Friday, October 28, 2011

The American Prison System

I just about never agree with anything the evolutionist posters have to say at EvC -- (Evolution versus Creationism forums) -- but I have to say this one caught my attention and my sympathy. He makes prisons sound like exactly the wrong thing to do to anybody if you really care about rehabilitating them, and what he's described is something I've been vaguely aware of anyway but never really gave much thought.

Some people have to be punished, sure, at least kept out of society, but the system as it now stands isn't accomplishing anything desirable for the prisoner or the society or the taxpayer. A great deal of the punishment isn't anything mandated by law anyway, it's just the natural consequence of the way things spontaneously play out in the system, or in fact a product OF the system -- I'm thinking of the inhumanity of the prisoners to other prisoners and the inhumanity of the prison staff to the prisoners, and in general, perhaps, the simple nonthinkingness of everybody at all levels of the system, the inability to empathize with the prisoners, to grasp the reality of their experience. Is the hardness of staff a consequence of cynicism engendered by dealing with the criminal mentality, or something that has some completely external source -- some attitude engendered by the way the problems are conceptualized perhaps, which includes the lack of attention to the questions of whether any of it does anybody any good. The prison system sounds like some sort of Alternative Universe, peculiarly irrational, peculiarly cruel.

The discussion in the political arena tends to get stuck on the concepts of lenience versus punishment in the abstract without much attempt to understand what exactly that turns out to mean in reality.

I often get emails lauding Arizona Sheriff Joe Arpaio's methods and I haven't been critical of those emails, though I haven't particularly felt good about them either, just haven't thought them through, haven't asked some pertinent questions about them. What's his recidivism rate for instance? If you treat human beings like dogs, how does that do anything for society?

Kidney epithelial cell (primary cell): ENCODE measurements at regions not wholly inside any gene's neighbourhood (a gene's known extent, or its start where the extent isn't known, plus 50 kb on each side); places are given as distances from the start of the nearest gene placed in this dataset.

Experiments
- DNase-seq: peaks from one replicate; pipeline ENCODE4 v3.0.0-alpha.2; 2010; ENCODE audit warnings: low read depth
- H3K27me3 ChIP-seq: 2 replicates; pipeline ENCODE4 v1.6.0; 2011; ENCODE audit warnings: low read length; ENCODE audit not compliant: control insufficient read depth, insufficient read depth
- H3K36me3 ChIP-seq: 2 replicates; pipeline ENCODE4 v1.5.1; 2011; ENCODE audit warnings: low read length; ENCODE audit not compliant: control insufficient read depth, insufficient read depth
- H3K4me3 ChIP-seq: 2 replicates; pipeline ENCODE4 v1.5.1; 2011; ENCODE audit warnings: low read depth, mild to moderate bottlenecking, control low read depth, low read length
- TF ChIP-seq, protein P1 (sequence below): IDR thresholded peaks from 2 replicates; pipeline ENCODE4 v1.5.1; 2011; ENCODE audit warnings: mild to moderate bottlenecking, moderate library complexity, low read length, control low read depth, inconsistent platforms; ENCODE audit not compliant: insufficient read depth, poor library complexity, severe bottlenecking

Sure, there are some ugly characters who end up in prison, but it sounds like the vast majority of first offenders are far from hardened criminals and why should they be treated this way? Especially since many are turned into hardened criminals by their experience in the prisons.

Read farther down the thread too, where Rahvin the one who wrote the Opening Post describes what happened to a member of his family, and see if you think that is how any human being should ever be treated, let alone a woman who was suicidal and trying to get away from someone who was trying to stop her. Think about the way they talked to her, what they assume about someone who runs afoul of the system whatever the reason.

Something is very wrong with this picture.

Someone of course brought up the work of visiting prisoners that various Christian ministries and churches do. They are anti-Christian at EvC for the most part so what they say about the motives and effects of such visits is just the usual accusatory stuff, but it did make me think about how there are services prisoners need AS WELL AS THE GOSPEL that Christians could think about providing. Help when they leave the prisons for instance, as getting assimilated back into society is just about impossible for the vast majority of them and many kinds of help are needed. Reform of the prison system itself is probably something for those who have some sort of credentials, but of course God could equip anyone for the work He called to that purpose, and simply getting involved at whatever level of the problem could be a help.

Things to think about.